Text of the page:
Derk-Jan and I set out to grab something to eat on the way to the North West Testing gathering. We ended up in a place called 'Eden'. It had a really good choice of foods and I enjoyed a really good cocktail with ginger and some roasted pork belly, while Derk-Jan's choice was a pizza with an Eastern twist. We were a bit surprised and felt a bit akward to find out it was THE gathering spot of transsexuals as groups of 'women' came in an gave us some strange looks. Time to head out to the NW Testing Gathering and grab a sturdy beer...

When entering the Lass O'Gowry it was almost a shame to have to climb the stairs to the gathering as live music was played in the bar. I felt at home though, cause I'm a bit of a StarWars nut and the hallway to the gathering room was full of StarWars stuff. The presentations were well over but the screen still showed silly, amazing and fun error-messages so I stared at the screen for a bit. I also had some good talks with some of the testers there and enjoyed the great atmosphere that was there. After finishing my pint, Derk-Jan and I decided to get back to our hotels. I still had to do my weather map for tomorrow's weather-report and Derk-Jan still had to do some editing for his movies in the session. It had been a long day and there was still (only?) one to go...

EuroSTAR 2011 diaries - day one

I arrived in Manchester very late and shared a cab to the hotel with Tim Koomen en Jan Jaap Cannegieter. Well almost, they were at Jury's Inn and I was at Castlefield so I got to go on the Cab a couple of minutes longer. The staff of the hotel was most pleasant, they even opened up the cask of Strongbow's for me so I could relax a bit after my journey. The room was basic and a bit outdated, but it had all I needed and it was clean, so I was happy with it. Besides that I got a good view on the museum of Industry and Science and the possibility to have a swim in the pool or do some exercising in the gym, bot of which I would not get to this week for that matter.

On Tuesday I was planning to go to the conference centre at about eleven, but Geoff Thompson tweeted that I should be at the centre at nine for the dress rehearsal of the Opening and the Good Morning Manchester sessions. I've been involved in this thing since the beginning of this year or actually since Expo:QA in Madrid november 2010. I was sitting next to Geoff at Isabel Evans' keynote where she mentioned a sort of morning show for some fun in testing, like 'Good morning with Geoff and Nathalie' as we were the first two that were in sight. Geoff and me (and Graham Thomas) went a bit further on this concept and it grew to Good Morning Manchester. I got to be the director, which evolved to 'the teacher' role to keep the guys to their time-schedule during the GMM-session, there's a lot more to it then meets they eye at first glance. I also get to do a 'weather report' on Wednesday and Thursday morning to highlight some of the stuff during the conference, but more of that later.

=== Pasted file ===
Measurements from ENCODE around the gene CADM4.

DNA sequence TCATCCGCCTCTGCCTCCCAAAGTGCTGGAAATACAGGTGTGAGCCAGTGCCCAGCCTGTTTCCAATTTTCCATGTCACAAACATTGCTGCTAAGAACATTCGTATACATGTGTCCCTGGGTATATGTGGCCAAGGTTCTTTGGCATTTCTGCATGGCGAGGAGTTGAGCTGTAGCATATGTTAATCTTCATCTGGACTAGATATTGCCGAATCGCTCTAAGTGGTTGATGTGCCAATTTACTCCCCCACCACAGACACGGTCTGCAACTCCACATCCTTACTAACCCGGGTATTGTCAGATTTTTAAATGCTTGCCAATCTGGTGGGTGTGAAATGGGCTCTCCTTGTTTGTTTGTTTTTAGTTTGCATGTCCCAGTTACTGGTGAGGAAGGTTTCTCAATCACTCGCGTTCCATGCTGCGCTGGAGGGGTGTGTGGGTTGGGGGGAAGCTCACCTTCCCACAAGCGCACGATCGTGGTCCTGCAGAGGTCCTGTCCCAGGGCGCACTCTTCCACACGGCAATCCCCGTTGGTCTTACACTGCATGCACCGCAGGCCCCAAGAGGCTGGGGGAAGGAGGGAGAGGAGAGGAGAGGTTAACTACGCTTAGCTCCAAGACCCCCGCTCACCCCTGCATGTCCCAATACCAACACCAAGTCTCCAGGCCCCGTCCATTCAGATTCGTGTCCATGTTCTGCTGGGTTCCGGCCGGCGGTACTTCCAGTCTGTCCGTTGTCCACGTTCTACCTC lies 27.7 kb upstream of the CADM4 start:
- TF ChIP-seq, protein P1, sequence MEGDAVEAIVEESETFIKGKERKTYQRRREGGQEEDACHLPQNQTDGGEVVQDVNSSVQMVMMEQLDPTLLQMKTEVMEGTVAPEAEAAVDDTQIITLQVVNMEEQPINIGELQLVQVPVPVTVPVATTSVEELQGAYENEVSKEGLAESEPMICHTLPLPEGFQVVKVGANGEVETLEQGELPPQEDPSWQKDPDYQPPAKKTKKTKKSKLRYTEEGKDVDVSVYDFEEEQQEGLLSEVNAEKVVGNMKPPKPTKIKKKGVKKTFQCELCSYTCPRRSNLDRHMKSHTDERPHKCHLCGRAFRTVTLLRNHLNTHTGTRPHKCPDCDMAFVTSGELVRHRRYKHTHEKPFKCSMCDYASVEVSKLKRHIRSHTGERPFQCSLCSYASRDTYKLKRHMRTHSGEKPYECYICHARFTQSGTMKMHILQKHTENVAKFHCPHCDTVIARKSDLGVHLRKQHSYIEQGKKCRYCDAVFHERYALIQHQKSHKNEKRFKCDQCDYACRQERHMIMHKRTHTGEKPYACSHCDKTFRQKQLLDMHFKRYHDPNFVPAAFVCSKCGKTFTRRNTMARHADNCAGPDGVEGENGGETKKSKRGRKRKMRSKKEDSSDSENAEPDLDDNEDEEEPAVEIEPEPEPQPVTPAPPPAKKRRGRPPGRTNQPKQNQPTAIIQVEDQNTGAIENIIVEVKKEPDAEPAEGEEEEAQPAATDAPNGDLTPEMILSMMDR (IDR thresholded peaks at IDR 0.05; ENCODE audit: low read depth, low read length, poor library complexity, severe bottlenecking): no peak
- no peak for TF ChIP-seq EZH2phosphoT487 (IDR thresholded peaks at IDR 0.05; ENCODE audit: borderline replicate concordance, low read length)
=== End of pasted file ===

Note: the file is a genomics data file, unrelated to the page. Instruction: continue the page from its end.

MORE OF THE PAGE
So instead of getting there at eleven I had to be there at nine, which cut my lie-in morning a bit short and I actually had to hurry to get there. And although I was a bit short on my coffee intake (which always makes me bit grumpy) I had a great reception by the Qualtech team and the program team. It was way better than any coffee could accomplish, certainly regarding the coffee they make at the centre, which isn't awful, but isn't great either. We did two full and three half-runs of the opening session, still making some adjustments if they worked better than the original plan, it looked a bit like an agile project.

And then suddenly it was almost half pas one and people started coming in the auditorium. Adrenaline started flowing through my veins, I can only imagine what Derk-Jan, Morton, Graham and Geoff must have felt like standing behind the screen waiting for their grand entrance. It went great! The smokemachine worked perfectly (there were some worries there :-) ) and the lighting was done as it should be. Timing was almost disaster though, the interaction with the audience caused them to run over time almost 20%, despite me waiving my ruler franticly from the front row.

After that there was the first keynote from dr. Richard Sykes. I'm not sure weather I got it all, maybe I should lay off the twittering a bit more and get my attention to the speaker a bit more. On the other hand, when I'm very interested in a topic, I don't get to twittering a lot, so I guess I didn't find it THAT interesting. I catched some phrases about new tech being of influence on our work in testing, but that was about it. Or maybe I was just still 'into' the zone about the opening of the conference itself.

The program I set up for myself today was:
  • Opening and keynote (have to be there for a specific reason...)
  • Acceptance testing at it's best (Erik Boelen)
  • The pursuit of Quality (Paul Gerrard)
  • Keynote and drinks
  • Attending Intechnica drinks? (I know they have the FunTESTic cocktail developed, but am not sure wheater I'm invited actually :-&)
I almost got to keep to that program.
I went to Eric Boelen's track, although I came in a bit late and had to be out of there a bit early because I had to do EuroSTAR TV recordings. I actually forgot a bit about them but luckily my phone reminded me of the event. The Qualtech team asked me to do something spontaneous, so I got in there and planned on doing something on how nostalgia of EuroSTAR in Manchester 2006 still triggered me to stuff now. I didn't expect for me to have an hour slot, I'm not THAT a spontaneous person I could just flick my sleeve and have stuff in there to fill an hour, so I got to a twenty minutes and felt okay about the recording.